Overall, I wasn’t impressed by this novel. The pacing was terrible and it felt like the author was just looking for an excuse to rant about how much she hates cell phones. This book did not inspire me to read any of Willis’s other books, which is definitely a disappointment.


The Thousandth Floor

Let me start by saying that love the cover of The Thousandth Floor by Katharine McGee. I think it represents the content perfectly: shiny and youthful. There wasn’t a lot of weight or substance to this novel, but if you like the mindless Gossip Girl style or you are looking for a ‘palate cleanser’, then this is a great novel to read next.

It follows the stories of five different teenaged characters that live in a 1000-story tower. It seems like they are mostly ignorant of each other, but as the novel progresses, their stories are more and more intertwined. The novel starts with all of the main characters on the roof of the tower and then a girl drops to her death. Then it backtracks to how all of them got there.

I think that this novel will make a great teen movie or TV show. I could easily see it on Freeform or The CW. Plus, I saw the author at TeenBookCon in Houston and she said that a sequel will be coming out in August 2017. She also said that in the sequel, another character dies, even connecting it to Game of Thrones.

There is a shadow of diversity in this one. One of the main elite girls is at least queer, but indeterminately so, and several of the characters are people of color. As for the feminist perspective, there wasn’t anything that stood our to me as markedly feminist or anti-feminist. Overall, this book was bland and perfectly consumable all around.


For the Roses

I read this book after one of my coworkers recommended it to me. Julie Garwood was my introduction to romance literature. I grew up with her Highland paperbacks scattered around the house, cracked and dog-eared. It’s been years since I’ve read her books, but the recommendation of my mother and coworker were enough for me to try this one.

For the Roses is the story of Mary Rose, a baby thrown into an alley in Late Reconstruction New York City. She is adopted by a rag-tag gage of four orphans: Travis, Douglas, Cole, and Adam. All of the boys have their skills and fulfill certain stereotypes. In the novel, the boys move West with her and they form a family. To me, Adam, the runaway slave who committed murder to escape and is the intelligent and soft-spoken patriarch of the family, was the most fascinating.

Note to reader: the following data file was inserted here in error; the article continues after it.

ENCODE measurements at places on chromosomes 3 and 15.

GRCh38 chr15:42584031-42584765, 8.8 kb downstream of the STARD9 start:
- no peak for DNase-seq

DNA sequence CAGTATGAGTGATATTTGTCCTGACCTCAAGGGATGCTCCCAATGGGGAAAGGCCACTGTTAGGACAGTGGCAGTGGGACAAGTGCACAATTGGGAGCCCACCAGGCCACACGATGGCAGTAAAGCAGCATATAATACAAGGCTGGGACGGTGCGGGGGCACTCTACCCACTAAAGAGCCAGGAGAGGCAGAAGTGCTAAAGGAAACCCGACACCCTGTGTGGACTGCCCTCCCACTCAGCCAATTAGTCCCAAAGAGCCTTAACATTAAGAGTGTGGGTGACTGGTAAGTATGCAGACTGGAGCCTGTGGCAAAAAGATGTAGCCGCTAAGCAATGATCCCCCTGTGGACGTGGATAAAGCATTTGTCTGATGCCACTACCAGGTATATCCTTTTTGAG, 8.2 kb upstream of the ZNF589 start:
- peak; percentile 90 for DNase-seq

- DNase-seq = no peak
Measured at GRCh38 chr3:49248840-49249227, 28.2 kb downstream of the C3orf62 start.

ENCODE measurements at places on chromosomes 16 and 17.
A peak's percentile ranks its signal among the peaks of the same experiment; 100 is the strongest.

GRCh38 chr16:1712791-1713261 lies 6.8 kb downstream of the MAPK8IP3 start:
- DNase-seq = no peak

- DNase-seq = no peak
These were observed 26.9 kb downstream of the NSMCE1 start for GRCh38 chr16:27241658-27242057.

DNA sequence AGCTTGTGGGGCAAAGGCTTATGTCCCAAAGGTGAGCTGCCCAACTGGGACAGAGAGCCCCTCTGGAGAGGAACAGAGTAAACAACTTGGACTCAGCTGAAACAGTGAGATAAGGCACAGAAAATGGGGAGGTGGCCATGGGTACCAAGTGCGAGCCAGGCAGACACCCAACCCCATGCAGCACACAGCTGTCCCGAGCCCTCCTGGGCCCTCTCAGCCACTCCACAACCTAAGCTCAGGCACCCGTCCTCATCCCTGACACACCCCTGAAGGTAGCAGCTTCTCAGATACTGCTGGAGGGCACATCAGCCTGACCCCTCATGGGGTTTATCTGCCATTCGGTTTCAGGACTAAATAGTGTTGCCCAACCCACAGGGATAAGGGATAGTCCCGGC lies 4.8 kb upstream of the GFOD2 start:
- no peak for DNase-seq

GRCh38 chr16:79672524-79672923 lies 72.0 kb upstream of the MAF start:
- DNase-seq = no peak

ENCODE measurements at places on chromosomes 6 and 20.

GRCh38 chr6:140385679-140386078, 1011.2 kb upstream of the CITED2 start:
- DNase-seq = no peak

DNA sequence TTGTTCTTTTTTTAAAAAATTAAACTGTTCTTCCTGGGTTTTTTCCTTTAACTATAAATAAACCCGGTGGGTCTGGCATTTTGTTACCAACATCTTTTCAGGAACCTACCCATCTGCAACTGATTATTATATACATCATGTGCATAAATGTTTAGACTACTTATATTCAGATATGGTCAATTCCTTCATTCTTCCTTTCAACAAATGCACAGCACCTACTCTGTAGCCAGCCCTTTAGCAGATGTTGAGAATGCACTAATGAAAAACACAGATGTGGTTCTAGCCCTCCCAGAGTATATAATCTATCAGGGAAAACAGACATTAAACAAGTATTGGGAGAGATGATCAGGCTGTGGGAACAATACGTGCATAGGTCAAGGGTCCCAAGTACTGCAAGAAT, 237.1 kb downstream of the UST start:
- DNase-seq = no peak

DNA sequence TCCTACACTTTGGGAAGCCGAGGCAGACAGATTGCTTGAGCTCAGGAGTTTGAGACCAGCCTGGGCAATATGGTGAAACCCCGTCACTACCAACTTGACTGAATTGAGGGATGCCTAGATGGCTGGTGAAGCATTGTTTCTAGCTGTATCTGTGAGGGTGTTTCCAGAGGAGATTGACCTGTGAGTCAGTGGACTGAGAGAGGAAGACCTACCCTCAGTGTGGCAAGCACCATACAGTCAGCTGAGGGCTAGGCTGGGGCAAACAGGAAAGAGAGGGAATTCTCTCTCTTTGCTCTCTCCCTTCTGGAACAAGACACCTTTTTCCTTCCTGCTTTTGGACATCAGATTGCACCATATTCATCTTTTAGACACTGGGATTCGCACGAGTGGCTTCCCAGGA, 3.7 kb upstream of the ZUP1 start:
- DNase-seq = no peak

For a novel published in 1996, Mary Rose is less of a caricature than I expected. She’s story, willful, and stubborn. She is treated more like a child than an adult, even ignored by the men surrounding her. But, all of her decisions are her own. There are a few ‘rapey’ scenes, but it’s a bodice-ripper romance.

This novel feels like four stories in one. There is the story of Mary Rose’s childhood, her romance with Harrison, her reunion with her father, and Adam’s trial. While all of the stories find their own resolution, they do it independently. Garwood could have had at least two of the stories converge, tying the ends together instead of moving from one thread to the next.

Personally, I though Adam’s trial was the most engaging section. I would have cut Mary Rose’s reunion with her family in favor of more pages spent on the trial and its implications. But, this is a romance novel with some history thrown in, not the other way around. Overall, I found the novel to be mostly readable, with very few cringe-worthy moments.